By a show of hands, how many of you have had someone tell you a joke or send you one via e-mail that you’ve heard before, maybe heard it many times before? By a show of hands, how many of you actually heard the joke a really l-o-n-g time ago, say like in 2nd grade? One more time, by a show of hands, how many of you roll your eyes and have a clever retort to let the teller/sender know it was old, like, “thanks for the moldy oldie”?
Here are a few I have heard:
“That joke was so old, the first time I heard it I broke the slats on my crib laughing!”
“That joke was so old, the Big Bang woke it up!”
“That joke is so old the dinosaurs were telling it.”
“That jokes is so old that Moses told it in the desert!”
“That joke is so old that Eve told it to Adam!”
“That joke is so old that the first time I heard it I fell off my dinosaur!”
OK, you get the idea. You can use the comment section of this blog to share your favorite moldy oldie-type of retort.
But did you know that many jokes being told today actually were told thousands of years ago? They just get updated with modern scenarios and up-to-date semantics & syntax. How do we know this? We know because we (well, archaeologists, anyway) have a copy of the first joke book: Bibliotheca scriptorum Graecorum et Romanorum Teubneriana*, more commonly known as Philogelos, a collection of 264 Greek jokes first complied in the fourth or fifth century BC, and considered to be the first known joke book.
Here are some of the jokes as translated by Professor William Berg**.
Any resemblance between these ancient jokes and anything you might have heard in your lifetime is purely, absolutely historically fascinating…and funny!
130. A Sidonian professor enters the public bath as soon as it opens. Finding no one else there, he comments to his slaves, ‘It looks to me as if the bath isn’t working.’
141. Steering his ship, a quick-witted captain is asked, ‘What kind of wind do we have today?’ ‘Beans and onions, I’d say,’ comes the response.
146. A sharper steals a pig and starts running with it When he’s caught, he sets the pig on the ground and thrashes it, declaring, ‘Do your digging here, not on my property!’
147. A quick study, coming upon a singer who’s both shrill and off-key, greets him with the words, ‘Hello there, Mr. Rooster!’ ‘Why do you call me that?,’ asks the singer. ‘Because whenever you crow, everybody gets up.’
148. When the garrulous barber asks him, ‘How shall l cut your hair?,’ a quick wit answers, ‘Silently.’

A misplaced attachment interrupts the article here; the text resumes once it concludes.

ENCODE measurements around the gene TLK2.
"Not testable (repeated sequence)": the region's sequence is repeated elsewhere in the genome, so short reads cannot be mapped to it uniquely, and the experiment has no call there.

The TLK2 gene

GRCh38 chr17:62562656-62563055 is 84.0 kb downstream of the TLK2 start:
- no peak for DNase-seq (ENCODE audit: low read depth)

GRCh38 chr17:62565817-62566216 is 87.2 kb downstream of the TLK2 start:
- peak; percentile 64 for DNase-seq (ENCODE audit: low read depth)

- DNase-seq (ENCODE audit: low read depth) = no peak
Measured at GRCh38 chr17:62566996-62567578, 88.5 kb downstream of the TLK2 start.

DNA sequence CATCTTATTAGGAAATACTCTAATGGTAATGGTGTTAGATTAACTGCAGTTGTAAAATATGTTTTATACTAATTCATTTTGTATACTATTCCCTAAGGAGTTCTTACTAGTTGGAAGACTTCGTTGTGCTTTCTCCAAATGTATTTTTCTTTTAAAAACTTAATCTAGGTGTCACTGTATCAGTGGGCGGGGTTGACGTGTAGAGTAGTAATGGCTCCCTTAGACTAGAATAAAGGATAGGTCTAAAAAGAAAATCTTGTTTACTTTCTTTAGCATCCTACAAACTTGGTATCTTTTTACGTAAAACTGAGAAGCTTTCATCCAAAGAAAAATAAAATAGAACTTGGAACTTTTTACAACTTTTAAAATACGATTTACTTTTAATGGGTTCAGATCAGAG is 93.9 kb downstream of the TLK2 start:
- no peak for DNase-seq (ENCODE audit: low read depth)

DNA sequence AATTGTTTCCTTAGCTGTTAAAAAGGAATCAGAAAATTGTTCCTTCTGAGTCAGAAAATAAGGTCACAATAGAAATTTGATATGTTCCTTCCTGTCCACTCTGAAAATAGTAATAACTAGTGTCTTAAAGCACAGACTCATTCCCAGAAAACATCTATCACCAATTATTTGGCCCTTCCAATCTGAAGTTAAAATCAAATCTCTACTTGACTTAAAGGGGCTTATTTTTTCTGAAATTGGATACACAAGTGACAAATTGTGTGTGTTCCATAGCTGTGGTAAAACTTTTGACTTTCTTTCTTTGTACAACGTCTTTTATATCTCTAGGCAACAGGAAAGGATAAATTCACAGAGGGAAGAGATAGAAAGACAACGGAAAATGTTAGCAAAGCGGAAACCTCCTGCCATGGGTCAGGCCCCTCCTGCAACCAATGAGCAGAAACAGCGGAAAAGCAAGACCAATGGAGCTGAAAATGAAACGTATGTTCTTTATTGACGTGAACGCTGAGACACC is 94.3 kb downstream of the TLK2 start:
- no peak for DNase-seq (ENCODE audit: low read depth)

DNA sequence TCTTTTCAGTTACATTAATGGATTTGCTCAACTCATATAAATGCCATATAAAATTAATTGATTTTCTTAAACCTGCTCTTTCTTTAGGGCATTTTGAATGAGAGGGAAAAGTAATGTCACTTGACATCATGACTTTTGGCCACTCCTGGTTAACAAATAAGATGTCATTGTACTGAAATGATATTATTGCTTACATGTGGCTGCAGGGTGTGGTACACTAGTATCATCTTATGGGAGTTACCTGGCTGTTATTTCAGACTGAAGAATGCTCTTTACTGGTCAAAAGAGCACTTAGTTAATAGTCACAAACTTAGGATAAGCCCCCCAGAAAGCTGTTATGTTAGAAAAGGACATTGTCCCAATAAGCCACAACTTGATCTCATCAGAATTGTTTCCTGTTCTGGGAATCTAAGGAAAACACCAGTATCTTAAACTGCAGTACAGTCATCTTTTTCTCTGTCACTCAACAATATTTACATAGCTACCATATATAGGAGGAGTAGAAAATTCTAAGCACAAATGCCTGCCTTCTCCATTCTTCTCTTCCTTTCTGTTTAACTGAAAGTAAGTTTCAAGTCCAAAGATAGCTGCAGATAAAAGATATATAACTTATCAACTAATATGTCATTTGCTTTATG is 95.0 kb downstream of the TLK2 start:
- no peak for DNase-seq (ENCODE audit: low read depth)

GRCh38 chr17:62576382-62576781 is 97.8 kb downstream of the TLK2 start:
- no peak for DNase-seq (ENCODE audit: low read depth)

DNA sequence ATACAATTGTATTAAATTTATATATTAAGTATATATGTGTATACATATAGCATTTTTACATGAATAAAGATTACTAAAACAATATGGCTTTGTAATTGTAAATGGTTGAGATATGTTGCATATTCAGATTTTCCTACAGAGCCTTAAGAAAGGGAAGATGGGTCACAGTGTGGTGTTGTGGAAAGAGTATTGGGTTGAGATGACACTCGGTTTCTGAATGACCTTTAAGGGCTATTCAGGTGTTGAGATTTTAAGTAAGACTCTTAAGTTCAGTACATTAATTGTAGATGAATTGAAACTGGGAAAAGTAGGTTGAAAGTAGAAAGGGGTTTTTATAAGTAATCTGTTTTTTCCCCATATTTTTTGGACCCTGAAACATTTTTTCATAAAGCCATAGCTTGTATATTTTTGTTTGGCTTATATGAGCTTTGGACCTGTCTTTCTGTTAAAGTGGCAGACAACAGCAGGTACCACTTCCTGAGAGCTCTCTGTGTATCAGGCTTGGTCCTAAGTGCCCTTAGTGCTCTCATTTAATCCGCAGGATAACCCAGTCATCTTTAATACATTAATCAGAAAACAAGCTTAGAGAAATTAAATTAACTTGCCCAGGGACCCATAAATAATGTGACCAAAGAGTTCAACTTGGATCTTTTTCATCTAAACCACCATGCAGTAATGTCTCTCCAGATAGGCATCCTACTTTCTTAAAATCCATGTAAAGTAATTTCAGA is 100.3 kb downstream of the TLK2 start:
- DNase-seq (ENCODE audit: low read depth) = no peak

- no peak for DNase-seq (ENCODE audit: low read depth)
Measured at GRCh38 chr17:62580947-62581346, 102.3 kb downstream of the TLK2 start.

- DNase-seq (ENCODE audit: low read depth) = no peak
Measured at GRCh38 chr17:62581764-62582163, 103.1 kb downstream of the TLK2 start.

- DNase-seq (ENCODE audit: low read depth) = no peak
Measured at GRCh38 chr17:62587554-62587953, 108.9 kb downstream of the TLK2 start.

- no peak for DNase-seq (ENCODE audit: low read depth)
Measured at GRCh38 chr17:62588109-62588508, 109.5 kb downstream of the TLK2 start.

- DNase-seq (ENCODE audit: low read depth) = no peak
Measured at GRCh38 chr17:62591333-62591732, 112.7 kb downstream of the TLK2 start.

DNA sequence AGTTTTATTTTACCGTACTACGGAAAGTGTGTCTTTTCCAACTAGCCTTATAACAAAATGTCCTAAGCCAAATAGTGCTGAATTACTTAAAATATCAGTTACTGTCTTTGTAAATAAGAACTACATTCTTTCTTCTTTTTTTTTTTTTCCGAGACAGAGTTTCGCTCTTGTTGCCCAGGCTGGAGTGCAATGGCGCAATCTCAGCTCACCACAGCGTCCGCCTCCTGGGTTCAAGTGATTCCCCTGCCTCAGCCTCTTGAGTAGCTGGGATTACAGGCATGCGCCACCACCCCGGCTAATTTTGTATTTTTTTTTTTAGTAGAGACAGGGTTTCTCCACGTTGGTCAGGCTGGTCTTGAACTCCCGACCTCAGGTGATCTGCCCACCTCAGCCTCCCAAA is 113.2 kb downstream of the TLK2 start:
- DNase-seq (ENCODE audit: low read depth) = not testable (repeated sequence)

160. A Kymaean goes to see a friend of his. He’s standing in front of the friend’s house, calling his name, when another voice answers, “Shout louder, so he can hear!” So the Kymaean shouts, “Hey, Louder!”
170. Someone asks a Kymaean where the attorney Dracontides lives. The guy responds, ‘I’m all alone here,
but if you don’t mind, watch my workshop and I’ll go out and show you.’
228. A drunk is being railed at for losing touch with reality when he’s had a snootful. Barely able to see straight because of the wine, the drunk retorts, ‘Who’s the drunk here, you or me – you two-headed freak!’
263. Someone tries to needle a quick-witted man by telling him, ‘I had your wife for free.’ But he just says, ‘Me, I’m forced to put up with such an evil. What’s forcing you?’
264. A sharp lawyer is pleading a case before a judge. When the judge nods off, the lawyer shouts, ‘1 appeal!’ ‘To whom?’, asks the judge. ‘To you, to wake up!’
265. A student dunce asks how many pints a 9-gallon amphora holds. ‘Are we talking wine or water?’ is the
answer he gets.
It has been said that there are two sure rules for making something funny; unfortunately, nobody knows what they are! But, somebody must know something because here you can see the ancestral heritage of material you’ve heard and enjoyed from Hope, Youngman, Dangerfield, Leno, Benny, Berle, and many others who entertain us in modern times.
This jester tips his hat to the humorists, comics, and comedians who keep us laughing, whether the jokes are 3,000 years old or fresh and original, whether they are delivered by professionals, traveling salesmen, class clowns, or the person in the cubicle next to yours. Hooray, for funny people and for jokes!
Now, let’s see, what would you imagine a 3,000 year-old joke might have sounded like?
“Euripides pants, you in big trouble!”
Try your hand (or funny-bone) at coming up with our own, then share in the comment section.
* Ed. R. Dawe (c)K.G. Saur Verlag, an imprint of Walter de Gruyter GmbH & Co. KG Munchen 2001
**YUDU Media, London, UK